But however useful and illuminating in their proper place, figures of this kind are perilous in the hands of those who press them too far, and forget that they are figures. This is what happened here. When a captive is ransomed the price is naturally paid to the conqueror by whom he is held in bondage. Hence, if this figure were taken and interpreted literally in all its details, it would seem that the price of man's ransom must be paid to Satan. The notion is certainly startling, if not revolting. Even if brave reasons pointed in this direction, we might well shrink from drawing the conclusion. And this is in fact so far from being the case that it seems hard to find any rational explanation of such a payment, or any right on which it could be founded... This curious notion, apparently first mooted by St. Irenæus, was taken up by Origen in the next century, and for about a thousand years it played a conspicuous part in the history of theology... A protest was raised by St. Gregory of Nazianzus in the fourth century, as might be expected from that most accurate of the patristic theologians. But it was not till St. Anselm and Abelard had met it with unanswerable arguments that its power was finally broken. It makes a belated appearance in the pages of Peter Lombard.

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This is great question and an area where most Catholics would struggle to answer. Many, in fact, would probably end up articulating theories of atonement that are generally more Protestant in nature simply because of their prevalence in society.

The short answer is this: while it is absolutely a dogmatic teaching that Christ's death on the cross makes possible our salvation (because he said so himself at the Last Supper), how his death achieves such an end is a matter of theological investigation and there isn't a single, obvious, "dominant" Catholic theory.

Yes, you can always look up any particular theologian's ideas on the topic—and someone like Aquinas is an obvious example if you're approaching the subject from a Catholic perspective. But I believe your question is looking for something more: why, theologically, would any one atonement theory be more Catholic than another?

To answer that, we have to recognize the tremendously systematic nature of the Catholic theological tradition. In other words, every part of Catholic theology is integrally connected to the other parts. So an atonement theory that is most Catholic in nature would be one that is most compatible with a Catholic understanding of grace, salvation, humanity, and that particularly sacramental worldview so characteristic of Catholicism.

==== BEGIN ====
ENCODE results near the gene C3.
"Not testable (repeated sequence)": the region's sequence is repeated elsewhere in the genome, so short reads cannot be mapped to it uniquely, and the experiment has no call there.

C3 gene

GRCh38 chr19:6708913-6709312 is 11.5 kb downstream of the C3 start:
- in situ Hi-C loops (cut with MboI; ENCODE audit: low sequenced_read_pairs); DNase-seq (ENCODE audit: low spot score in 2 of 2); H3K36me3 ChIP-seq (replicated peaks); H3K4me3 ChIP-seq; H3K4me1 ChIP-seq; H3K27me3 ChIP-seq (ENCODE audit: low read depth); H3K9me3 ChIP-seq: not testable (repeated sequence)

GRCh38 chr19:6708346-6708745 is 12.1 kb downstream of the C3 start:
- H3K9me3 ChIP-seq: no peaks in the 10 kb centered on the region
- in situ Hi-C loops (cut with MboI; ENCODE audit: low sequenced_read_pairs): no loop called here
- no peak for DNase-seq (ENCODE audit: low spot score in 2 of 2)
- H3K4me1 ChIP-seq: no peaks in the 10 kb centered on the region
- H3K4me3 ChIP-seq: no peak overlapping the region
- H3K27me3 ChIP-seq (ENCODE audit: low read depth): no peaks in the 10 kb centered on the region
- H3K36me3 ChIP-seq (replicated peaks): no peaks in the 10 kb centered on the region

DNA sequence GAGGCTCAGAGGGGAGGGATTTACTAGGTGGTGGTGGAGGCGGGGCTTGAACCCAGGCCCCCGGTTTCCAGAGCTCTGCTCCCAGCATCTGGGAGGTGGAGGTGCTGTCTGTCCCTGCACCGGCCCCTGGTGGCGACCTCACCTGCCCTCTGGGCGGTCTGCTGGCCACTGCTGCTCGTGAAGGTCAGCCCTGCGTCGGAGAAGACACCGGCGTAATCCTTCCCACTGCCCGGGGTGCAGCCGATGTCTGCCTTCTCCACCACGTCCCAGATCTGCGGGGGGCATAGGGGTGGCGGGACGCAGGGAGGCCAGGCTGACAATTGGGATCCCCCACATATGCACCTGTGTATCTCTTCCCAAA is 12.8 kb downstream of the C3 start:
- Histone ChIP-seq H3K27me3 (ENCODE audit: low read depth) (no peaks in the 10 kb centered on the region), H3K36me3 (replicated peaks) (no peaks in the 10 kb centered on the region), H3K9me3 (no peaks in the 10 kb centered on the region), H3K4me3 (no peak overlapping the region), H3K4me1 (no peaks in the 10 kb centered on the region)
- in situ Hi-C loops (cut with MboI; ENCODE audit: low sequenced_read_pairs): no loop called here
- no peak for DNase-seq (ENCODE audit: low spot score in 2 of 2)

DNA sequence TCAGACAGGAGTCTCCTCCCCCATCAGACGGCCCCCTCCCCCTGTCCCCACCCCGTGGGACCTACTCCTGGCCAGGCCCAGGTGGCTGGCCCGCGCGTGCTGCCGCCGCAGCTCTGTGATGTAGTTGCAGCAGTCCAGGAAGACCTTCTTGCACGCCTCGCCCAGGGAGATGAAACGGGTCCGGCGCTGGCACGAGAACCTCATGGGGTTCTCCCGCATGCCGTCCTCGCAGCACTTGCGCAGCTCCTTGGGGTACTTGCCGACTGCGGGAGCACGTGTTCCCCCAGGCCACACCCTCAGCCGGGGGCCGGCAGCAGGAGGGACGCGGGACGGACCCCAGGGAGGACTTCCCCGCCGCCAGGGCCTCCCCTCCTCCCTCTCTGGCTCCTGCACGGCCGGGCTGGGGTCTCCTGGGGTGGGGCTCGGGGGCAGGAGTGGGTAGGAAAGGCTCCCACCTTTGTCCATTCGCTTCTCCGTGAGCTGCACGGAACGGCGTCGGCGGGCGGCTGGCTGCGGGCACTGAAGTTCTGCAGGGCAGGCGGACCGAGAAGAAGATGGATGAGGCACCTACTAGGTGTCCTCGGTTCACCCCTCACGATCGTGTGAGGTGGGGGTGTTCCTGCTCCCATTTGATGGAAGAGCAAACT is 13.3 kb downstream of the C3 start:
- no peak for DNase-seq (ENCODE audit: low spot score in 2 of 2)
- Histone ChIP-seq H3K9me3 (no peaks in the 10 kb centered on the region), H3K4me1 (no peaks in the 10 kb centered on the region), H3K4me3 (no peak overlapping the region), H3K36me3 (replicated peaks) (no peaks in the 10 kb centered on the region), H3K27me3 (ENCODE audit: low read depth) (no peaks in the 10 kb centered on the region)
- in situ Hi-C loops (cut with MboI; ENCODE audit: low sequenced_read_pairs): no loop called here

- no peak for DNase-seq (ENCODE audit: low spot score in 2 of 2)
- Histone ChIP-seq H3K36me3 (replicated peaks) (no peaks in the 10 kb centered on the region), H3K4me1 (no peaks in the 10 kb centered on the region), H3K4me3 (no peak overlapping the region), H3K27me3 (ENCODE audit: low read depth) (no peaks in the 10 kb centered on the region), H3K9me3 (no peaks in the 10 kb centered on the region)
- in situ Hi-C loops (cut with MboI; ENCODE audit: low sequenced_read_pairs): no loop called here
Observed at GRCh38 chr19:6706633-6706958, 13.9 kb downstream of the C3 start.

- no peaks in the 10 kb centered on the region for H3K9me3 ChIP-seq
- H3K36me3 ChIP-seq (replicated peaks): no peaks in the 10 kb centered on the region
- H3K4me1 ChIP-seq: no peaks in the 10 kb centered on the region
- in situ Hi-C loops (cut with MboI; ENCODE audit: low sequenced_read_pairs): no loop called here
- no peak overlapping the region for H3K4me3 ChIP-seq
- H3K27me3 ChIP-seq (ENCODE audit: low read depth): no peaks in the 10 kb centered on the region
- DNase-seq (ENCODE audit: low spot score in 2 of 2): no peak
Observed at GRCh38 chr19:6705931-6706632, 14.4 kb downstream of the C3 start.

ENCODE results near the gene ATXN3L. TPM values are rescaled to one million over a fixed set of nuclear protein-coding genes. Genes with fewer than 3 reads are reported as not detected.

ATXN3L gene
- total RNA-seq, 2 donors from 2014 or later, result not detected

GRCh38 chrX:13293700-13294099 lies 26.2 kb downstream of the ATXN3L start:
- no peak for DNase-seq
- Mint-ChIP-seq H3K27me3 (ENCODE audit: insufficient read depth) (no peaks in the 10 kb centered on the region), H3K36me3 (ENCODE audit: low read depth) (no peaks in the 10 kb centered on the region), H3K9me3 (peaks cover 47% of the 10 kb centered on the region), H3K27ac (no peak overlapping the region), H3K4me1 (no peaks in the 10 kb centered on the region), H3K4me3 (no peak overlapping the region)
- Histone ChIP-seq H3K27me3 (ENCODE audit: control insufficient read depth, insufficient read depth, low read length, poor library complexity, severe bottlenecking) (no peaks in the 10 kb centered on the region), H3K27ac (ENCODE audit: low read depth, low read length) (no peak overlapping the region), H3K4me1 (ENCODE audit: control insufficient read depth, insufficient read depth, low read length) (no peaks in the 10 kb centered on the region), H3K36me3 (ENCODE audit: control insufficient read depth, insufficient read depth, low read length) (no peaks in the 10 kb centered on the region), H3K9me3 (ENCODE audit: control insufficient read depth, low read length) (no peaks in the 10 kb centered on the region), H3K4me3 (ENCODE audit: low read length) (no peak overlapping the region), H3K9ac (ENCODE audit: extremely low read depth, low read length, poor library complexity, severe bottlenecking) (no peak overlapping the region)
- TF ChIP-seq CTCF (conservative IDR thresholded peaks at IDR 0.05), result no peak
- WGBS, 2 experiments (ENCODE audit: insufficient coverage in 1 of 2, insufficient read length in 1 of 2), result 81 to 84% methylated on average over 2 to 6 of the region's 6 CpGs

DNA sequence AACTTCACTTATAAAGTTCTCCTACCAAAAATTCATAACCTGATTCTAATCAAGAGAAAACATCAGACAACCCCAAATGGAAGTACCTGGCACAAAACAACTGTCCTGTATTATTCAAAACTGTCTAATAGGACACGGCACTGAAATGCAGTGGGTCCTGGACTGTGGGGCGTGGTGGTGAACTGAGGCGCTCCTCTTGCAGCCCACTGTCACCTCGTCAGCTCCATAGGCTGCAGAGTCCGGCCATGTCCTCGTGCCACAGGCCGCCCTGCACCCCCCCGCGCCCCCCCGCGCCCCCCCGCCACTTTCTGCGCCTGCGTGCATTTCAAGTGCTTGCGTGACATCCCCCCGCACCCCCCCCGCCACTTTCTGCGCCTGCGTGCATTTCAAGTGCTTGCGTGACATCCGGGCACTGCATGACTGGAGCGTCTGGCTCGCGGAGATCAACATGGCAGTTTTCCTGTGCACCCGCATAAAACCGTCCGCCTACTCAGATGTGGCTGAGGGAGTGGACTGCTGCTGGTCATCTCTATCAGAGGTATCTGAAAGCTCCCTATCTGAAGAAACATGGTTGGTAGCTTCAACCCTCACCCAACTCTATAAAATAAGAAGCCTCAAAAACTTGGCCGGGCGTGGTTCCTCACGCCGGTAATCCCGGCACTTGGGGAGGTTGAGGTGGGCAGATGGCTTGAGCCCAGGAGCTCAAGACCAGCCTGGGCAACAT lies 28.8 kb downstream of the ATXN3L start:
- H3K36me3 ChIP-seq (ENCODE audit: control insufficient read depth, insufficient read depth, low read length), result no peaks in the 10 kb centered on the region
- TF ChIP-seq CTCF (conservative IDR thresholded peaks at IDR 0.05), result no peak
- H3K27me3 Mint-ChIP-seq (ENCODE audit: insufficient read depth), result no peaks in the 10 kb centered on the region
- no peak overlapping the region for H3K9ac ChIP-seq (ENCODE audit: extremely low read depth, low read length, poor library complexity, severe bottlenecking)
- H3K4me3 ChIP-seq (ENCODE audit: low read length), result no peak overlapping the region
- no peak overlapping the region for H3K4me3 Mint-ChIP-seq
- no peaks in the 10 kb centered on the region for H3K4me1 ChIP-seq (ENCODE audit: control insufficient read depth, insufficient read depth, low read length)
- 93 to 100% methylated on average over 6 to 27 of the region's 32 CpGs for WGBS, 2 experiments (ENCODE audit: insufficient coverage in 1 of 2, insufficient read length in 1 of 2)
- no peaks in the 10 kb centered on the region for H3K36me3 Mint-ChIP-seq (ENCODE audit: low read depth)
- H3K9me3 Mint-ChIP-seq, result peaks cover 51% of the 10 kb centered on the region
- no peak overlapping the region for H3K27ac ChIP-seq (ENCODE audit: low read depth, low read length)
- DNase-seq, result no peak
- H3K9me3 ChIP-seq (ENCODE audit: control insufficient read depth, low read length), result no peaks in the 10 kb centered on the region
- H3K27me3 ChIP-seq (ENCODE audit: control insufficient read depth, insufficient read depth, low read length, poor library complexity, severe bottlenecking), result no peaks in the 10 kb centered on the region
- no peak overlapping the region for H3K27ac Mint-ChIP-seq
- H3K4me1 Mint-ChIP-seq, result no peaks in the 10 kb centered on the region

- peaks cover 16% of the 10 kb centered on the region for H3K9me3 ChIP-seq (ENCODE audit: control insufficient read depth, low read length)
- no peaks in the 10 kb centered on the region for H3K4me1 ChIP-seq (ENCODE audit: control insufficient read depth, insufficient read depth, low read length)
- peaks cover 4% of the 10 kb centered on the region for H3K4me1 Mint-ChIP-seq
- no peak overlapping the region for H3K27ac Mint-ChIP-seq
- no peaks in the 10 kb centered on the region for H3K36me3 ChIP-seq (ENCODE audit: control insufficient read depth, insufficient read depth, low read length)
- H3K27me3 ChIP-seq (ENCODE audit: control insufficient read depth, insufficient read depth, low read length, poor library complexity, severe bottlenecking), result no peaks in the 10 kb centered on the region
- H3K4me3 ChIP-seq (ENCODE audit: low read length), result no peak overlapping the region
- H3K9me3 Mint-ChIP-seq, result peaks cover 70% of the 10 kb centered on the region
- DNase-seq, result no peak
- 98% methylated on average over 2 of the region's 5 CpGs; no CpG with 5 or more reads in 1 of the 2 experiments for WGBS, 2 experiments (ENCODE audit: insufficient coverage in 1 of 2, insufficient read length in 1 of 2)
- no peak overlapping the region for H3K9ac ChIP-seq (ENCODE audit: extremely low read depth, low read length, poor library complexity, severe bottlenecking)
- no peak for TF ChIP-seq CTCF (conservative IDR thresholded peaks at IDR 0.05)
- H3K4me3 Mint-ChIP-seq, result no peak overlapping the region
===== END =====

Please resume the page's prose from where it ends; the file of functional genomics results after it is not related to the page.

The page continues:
Let's look a just a few of those areas, though I'm sure it would be possible to write a entire volume on the topic (indeed, there probably is one).

First, consider a Catholic understanding of human nature and grace in contrast with Calvinism. For Calvin, humans are totally depraved and ultimately incapable of any goodness in this life. Even acts that, on the surface, appear to be altruistic are selfish and self-serving. God's grace doesn't change that human reality for Calvin—which is why no one could ever "merit" salvation in any way and salvation is completely the work of God alone.

Catholics, on the other hand, see God's grace as sanctifying and transformative. Humans must cooperate with God's grace through free acceptance of it, and in doing so humans can actually reflect God's goodness in this life. That is why Catholics continue to celebrate saints and call everyone to a life of holiness. In short, Catholics believe that God's grace can actually make us—Christ's Body, the Church—a sacramental sign of his love and goodness. Humans aren't always perfect, for sure. But through God's grace, we can be good and loving in this life. Calvin would never say that.

How might that affect one's theology of the cross and salvation? Well, for starters, it is easy to see why Calvin approaches the cross simply as an event in which our punishment gets taken up by Christ. For him, the cross allows us—who are utterly unworthy of salvation—to attain it in a type of theological loophole. A Catholic approach to the cross is going to be much more open to the cross being an event in which Christ's act of love on the cross definitively defeats our slavery to sin and enables us to unite with God in salvation—a process that begins in this life and reaches ultimate fulfillment in heaven. In other words, the cross is an act of love first and foremost. St. Francis de Sales has a lovely Good Friday sermon that speaks well to this approach. But I also think that Karl Rahner, one of the greatest Catholic theologians of the 20th century, also takes an approach in this direction.

I hope this helps...

  • Calvinists do say that the people who make up the body of Christ can be good and loving in this life; the issue is whether anyone can prior to regeneration, or only after they have been united to Christ. – curiousdannii Aug 9 '19 at 14:38